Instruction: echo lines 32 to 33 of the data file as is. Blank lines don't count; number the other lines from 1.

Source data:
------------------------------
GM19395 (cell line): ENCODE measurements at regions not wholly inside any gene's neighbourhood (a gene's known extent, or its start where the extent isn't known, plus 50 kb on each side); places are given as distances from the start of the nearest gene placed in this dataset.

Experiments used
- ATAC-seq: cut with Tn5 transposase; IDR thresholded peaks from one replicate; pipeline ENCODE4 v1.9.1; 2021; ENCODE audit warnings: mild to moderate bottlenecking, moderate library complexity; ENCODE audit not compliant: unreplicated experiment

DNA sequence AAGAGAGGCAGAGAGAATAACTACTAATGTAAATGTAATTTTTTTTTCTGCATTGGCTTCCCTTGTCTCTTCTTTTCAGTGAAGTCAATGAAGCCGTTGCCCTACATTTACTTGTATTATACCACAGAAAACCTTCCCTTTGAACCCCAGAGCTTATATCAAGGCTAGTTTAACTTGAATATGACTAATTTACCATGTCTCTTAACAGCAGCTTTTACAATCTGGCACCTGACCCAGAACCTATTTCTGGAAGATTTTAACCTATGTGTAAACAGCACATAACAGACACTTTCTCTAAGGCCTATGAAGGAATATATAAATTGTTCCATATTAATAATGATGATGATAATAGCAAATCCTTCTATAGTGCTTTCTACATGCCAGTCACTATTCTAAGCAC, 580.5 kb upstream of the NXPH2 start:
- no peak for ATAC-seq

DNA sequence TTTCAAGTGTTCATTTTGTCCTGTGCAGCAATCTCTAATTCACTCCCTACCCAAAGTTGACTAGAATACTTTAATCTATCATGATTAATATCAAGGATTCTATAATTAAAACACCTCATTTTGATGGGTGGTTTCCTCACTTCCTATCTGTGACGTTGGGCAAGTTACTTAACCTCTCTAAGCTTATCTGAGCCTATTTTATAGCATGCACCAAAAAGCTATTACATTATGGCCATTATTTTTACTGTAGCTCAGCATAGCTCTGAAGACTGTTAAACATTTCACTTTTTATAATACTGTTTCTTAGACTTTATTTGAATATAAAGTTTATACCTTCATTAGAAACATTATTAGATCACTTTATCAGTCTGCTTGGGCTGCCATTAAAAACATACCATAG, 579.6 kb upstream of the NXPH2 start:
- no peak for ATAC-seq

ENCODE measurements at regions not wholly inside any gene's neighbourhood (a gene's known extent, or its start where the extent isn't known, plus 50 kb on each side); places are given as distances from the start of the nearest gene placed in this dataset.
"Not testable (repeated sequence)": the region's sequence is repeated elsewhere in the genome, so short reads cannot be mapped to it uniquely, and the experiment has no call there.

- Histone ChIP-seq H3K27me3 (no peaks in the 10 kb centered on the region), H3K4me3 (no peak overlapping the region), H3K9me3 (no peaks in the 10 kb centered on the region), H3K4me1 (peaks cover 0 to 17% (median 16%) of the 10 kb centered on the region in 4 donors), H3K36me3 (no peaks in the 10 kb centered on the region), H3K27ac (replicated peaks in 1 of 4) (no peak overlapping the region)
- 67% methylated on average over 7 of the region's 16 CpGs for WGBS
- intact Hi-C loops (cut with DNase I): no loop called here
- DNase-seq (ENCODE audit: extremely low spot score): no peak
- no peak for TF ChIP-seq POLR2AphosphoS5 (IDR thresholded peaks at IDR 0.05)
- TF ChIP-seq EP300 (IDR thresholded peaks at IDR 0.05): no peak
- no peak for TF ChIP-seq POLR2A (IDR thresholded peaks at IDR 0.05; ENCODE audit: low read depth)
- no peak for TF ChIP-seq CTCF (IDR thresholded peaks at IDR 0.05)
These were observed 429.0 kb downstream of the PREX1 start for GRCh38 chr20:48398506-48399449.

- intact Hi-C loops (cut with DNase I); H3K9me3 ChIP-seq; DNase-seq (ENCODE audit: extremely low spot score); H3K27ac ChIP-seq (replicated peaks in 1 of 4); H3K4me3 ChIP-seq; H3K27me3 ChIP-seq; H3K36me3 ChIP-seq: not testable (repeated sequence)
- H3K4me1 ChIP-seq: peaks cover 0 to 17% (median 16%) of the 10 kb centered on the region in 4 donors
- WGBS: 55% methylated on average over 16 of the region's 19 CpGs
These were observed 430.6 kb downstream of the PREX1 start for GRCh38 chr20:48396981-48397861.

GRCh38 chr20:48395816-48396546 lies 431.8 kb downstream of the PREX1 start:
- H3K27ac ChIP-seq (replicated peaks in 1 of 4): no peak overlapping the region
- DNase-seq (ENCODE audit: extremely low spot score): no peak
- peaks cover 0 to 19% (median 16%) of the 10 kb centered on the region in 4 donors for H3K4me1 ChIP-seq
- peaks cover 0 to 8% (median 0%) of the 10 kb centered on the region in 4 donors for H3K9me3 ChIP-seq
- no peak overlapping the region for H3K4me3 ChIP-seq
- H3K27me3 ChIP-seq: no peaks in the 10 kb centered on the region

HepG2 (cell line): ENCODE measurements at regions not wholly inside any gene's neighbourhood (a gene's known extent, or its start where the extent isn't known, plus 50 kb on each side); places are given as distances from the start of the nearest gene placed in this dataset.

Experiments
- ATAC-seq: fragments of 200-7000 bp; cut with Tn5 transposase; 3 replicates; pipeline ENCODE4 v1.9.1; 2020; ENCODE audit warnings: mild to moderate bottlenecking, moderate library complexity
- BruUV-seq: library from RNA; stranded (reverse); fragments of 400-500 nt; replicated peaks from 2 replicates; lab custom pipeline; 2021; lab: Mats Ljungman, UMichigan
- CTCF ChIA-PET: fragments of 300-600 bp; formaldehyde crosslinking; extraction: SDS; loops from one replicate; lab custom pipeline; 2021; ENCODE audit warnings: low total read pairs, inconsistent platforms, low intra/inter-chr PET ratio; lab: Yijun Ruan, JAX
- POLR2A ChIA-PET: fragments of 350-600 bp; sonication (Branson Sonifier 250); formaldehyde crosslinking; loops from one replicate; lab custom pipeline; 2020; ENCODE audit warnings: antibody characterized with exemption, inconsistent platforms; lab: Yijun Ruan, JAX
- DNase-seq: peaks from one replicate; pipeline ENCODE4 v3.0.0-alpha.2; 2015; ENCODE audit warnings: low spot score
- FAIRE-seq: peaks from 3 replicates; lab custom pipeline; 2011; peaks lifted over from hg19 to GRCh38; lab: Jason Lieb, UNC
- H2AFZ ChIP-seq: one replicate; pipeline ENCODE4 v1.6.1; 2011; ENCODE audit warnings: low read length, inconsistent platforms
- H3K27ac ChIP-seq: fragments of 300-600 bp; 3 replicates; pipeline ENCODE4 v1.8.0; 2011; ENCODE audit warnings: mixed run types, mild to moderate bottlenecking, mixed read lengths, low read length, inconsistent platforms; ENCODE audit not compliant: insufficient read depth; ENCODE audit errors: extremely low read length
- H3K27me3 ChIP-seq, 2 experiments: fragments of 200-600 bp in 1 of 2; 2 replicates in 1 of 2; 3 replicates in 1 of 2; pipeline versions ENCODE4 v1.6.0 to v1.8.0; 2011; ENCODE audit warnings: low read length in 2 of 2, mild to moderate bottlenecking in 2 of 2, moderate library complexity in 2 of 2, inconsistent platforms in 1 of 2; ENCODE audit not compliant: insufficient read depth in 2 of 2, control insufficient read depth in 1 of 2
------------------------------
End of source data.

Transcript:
- ATAC-seq: fragments of 200-7000 bp; cut with Tn5 transposase; 3 replicates; pipeline ENCODE4 v1.9.1; 2020; ENCODE audit warnings: mild to moderate bottlenecking, moderate library complexity
- BruUV-seq: library from RNA; stranded (reverse); fragments of 400-500 nt; replicated peaks from 2 replicates; lab custom pipeline; 2021; lab: Mats Ljungman, UMichigan